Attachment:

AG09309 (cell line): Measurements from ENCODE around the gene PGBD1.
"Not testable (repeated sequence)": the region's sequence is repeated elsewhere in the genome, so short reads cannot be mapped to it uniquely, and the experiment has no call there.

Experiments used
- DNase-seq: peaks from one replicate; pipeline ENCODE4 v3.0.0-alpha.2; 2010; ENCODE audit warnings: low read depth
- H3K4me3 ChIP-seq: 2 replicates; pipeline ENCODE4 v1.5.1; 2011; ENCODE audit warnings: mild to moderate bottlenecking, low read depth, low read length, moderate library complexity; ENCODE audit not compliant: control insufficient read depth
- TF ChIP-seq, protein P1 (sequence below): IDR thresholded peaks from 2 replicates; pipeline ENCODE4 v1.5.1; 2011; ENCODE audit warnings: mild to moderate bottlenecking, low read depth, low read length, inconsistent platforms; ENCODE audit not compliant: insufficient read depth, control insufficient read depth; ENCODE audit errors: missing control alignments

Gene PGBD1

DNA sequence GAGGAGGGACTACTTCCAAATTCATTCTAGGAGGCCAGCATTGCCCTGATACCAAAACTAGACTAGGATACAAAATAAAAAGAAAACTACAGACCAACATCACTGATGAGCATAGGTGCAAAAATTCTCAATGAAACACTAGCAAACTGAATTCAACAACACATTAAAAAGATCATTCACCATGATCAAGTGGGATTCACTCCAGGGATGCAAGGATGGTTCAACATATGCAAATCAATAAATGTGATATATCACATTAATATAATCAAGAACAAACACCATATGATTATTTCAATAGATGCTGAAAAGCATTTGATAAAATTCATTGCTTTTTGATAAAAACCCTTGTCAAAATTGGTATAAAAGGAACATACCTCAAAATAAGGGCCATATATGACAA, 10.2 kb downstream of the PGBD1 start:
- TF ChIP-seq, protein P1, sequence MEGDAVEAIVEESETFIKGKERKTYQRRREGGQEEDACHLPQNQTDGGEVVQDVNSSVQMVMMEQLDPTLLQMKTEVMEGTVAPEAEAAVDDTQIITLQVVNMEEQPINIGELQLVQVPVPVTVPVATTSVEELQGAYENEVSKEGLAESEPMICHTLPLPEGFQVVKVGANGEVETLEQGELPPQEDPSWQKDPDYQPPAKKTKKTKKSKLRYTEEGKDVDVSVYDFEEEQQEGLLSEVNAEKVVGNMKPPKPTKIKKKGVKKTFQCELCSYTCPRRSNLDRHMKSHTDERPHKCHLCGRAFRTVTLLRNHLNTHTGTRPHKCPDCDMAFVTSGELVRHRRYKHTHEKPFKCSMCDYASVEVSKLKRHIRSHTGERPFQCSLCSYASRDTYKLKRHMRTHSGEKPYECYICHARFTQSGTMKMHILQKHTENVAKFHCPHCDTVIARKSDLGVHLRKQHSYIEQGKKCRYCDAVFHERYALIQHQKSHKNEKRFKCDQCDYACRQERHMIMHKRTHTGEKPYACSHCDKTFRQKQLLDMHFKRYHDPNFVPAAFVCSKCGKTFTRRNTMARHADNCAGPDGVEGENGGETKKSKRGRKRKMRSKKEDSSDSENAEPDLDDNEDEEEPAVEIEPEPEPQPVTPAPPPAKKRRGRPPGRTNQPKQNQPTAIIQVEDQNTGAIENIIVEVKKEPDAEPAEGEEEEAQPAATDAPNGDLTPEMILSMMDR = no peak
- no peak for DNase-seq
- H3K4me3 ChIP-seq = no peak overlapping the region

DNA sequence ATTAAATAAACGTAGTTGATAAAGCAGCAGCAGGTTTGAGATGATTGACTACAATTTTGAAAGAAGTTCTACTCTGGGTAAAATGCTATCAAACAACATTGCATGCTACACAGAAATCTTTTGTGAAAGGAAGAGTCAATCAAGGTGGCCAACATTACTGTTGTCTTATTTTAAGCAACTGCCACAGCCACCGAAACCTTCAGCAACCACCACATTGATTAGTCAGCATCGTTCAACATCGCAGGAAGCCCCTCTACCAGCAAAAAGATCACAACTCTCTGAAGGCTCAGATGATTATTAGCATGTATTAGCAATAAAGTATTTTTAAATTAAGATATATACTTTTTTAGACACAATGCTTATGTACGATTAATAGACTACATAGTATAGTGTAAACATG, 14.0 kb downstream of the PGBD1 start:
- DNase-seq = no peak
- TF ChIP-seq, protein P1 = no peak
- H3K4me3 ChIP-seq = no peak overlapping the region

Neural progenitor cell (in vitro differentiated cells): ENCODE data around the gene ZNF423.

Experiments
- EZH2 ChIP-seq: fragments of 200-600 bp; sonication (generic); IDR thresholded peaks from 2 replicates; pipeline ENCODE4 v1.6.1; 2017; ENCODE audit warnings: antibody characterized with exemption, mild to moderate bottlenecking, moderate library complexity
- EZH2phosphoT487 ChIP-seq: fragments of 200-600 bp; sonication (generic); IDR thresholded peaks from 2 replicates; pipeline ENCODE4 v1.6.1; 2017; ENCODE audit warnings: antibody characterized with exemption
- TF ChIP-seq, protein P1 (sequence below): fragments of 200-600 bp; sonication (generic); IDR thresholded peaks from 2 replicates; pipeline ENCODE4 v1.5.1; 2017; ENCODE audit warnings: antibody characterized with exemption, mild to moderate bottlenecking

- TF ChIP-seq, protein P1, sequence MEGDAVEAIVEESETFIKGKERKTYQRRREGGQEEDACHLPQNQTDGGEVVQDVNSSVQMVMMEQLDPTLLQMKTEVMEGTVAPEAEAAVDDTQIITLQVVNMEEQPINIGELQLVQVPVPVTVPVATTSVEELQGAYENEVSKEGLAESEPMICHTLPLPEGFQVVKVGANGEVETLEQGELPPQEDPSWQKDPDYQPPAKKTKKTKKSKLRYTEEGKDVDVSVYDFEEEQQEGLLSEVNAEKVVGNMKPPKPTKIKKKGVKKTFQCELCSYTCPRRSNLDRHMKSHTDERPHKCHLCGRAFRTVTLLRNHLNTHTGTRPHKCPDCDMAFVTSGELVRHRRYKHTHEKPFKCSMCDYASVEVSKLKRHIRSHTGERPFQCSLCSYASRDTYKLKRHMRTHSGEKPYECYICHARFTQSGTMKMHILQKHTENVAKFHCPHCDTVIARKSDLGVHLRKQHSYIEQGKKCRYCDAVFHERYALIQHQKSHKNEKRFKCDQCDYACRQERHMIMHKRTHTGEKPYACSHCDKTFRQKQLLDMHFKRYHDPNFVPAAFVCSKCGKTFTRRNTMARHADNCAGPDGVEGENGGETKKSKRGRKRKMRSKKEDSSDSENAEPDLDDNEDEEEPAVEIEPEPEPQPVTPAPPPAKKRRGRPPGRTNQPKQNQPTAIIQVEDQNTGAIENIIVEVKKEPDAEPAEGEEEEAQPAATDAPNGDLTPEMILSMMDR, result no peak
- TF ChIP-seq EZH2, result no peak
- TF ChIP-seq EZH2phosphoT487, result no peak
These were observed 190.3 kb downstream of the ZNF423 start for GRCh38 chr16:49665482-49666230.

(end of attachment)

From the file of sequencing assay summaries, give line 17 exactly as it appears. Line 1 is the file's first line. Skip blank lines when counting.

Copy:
Experiments